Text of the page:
fonts.com blog
Posts Tagged ‘robert slimbach’

by Allan Haley

You may notice something different in the last two issues of U&lc Volume Sixteen. The table of contents, that normally ran on page one of each issue, is moved back several pages to make way for advertising. Letraset, primarily known as the premier provider of dry transfer lettering the 1970s and 1980s, had acquired ITC just a couple of years earlier – and the ads were for the company’s new line of design software and plug-ins.

I remember the general manager of Letraset in North American at the time telling me that fonts were a “mature” product with little hope for growth. “The future,” he said, “is in software. ITC’s main function will be to serve as a conduit to provide graphic designers with Letraset design software.” He didn’t realize that fonts were also quickly becoming software available to a much wider audience than he imagined. Which is why the folks that founded Monotype Imaging purchased ITC, and its typefaces, in 2000, even though it was abandoned by Letraset and reduced to a shell of its former self. Today, new typefaces are added to the ITC Library on a regular basis and it’s fonts are seen in everything from websites to smart phones – in addition to traditional hardcopy environments.

Along with the increase in advertising, U&lc continued its tradition of announcing new ITC typefaces. After many years and very many requests, a suite of italic designs was announced for the ITC American Typewriter™ family. Two new scripts, the ITC Flora™, and ITC Isadora™ designs by Gerard Unger and Kris Holmes respectively, were also announced in the same issue. The ITC Giovanni™ family, from Robert Slimbach, was first shown in Volume Sixteen Number Three, and a revival and extension of William Morris’ Golden Type by a team of young designers, Helge Jorgensen, Sigrid Engelmann, Bildende Künste and Andy Newton, as the ITC Golden Type™ family was announced in Volume Sixteen Number Four.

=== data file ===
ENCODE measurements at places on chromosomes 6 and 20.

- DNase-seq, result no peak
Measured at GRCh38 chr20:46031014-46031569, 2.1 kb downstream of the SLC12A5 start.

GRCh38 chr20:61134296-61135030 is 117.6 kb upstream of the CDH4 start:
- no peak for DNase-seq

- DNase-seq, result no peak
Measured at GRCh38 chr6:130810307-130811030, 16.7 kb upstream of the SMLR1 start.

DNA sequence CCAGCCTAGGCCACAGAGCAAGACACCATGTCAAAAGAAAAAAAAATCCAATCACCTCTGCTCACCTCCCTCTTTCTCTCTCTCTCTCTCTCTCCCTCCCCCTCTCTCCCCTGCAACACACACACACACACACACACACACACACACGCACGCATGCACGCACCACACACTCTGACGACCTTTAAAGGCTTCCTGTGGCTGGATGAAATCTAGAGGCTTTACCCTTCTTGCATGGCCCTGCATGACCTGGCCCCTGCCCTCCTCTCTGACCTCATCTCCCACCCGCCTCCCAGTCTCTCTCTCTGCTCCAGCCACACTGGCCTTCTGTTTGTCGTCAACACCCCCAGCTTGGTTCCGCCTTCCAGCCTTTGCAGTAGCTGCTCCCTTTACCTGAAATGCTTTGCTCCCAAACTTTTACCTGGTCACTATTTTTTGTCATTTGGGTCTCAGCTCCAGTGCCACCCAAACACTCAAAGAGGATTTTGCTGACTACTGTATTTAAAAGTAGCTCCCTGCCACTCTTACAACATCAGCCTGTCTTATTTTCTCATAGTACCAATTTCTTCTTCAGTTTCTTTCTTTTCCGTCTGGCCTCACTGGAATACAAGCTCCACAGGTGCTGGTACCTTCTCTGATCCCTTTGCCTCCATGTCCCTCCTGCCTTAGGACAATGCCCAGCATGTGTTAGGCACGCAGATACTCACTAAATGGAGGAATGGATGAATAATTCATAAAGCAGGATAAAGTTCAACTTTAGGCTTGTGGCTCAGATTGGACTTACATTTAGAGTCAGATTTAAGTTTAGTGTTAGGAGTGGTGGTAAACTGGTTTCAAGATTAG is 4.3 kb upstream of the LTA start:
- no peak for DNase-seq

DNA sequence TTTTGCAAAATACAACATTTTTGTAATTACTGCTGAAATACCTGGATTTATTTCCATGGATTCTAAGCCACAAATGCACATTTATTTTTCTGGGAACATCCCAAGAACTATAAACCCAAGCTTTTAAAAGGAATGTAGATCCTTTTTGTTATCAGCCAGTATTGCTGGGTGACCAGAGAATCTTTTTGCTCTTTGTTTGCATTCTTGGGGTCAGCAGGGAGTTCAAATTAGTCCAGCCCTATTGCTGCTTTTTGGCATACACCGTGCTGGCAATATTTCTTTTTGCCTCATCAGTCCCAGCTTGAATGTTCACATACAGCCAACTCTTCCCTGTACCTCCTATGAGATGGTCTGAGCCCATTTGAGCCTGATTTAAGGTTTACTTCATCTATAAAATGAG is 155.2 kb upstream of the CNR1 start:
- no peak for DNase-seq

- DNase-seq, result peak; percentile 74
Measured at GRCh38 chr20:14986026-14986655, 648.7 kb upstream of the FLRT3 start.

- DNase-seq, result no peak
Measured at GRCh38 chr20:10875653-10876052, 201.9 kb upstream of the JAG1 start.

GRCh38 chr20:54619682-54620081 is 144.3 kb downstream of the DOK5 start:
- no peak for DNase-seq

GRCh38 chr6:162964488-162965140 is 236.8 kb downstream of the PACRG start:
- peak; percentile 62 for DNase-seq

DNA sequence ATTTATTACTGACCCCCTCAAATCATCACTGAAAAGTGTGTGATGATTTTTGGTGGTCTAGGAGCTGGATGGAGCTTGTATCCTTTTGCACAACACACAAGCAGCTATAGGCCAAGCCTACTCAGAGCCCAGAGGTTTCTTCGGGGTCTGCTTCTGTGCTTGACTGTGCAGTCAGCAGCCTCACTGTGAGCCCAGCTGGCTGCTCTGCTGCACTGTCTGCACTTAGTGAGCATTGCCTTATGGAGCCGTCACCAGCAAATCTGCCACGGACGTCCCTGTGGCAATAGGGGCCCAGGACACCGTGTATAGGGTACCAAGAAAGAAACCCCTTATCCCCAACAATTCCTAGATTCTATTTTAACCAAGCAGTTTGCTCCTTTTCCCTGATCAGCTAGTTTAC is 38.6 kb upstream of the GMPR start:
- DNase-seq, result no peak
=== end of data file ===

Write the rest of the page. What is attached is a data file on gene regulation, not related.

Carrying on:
Also featured in the pages of Volume Sixteen were articles on the lettering artist, Michael Doret, a retrospective by Steven Heller of the Broadway caricaturist Al Hirschfeld – and a piece that provided insight into the Japanese love of Roman letters.

Click the PDFs below to find out what else was in U&lc Volume Sixteen.

Low Resolution:

Volume 16–1 (Low Res).pdf (12.9 MB)

Volume 16–2 (Low Res).pdf (11.4 MB)

Volume 16–3 (Low Res).pdf (12.1 MB)

Volume 16–4 (Low Res).pdf (12.5 MB)

High Resolution:

Volume 16–1.pdf (62.5 MB)

Volume 16–2.pdf (60.9 MB)

Volume 16–3.pdf (62.7 MB)

Volume 16–4.pdf (65.2 MB)

Allan Haley
Allan Haley is Director of Words & Letters at Monotype Imaging. Here he is responsible for strategic planning and creative implementation of just about everything related to typeface designs.

 


by Allan Haley

ITC announced three new typeface families in the issues of Volume Thirteen of U&lc. In addition, four new additions to the Families To Remember series were published and the Milestones series continued with a feature article on Monotype’s Stanley Morison. Examples of great illustration also continued to enliven the publication.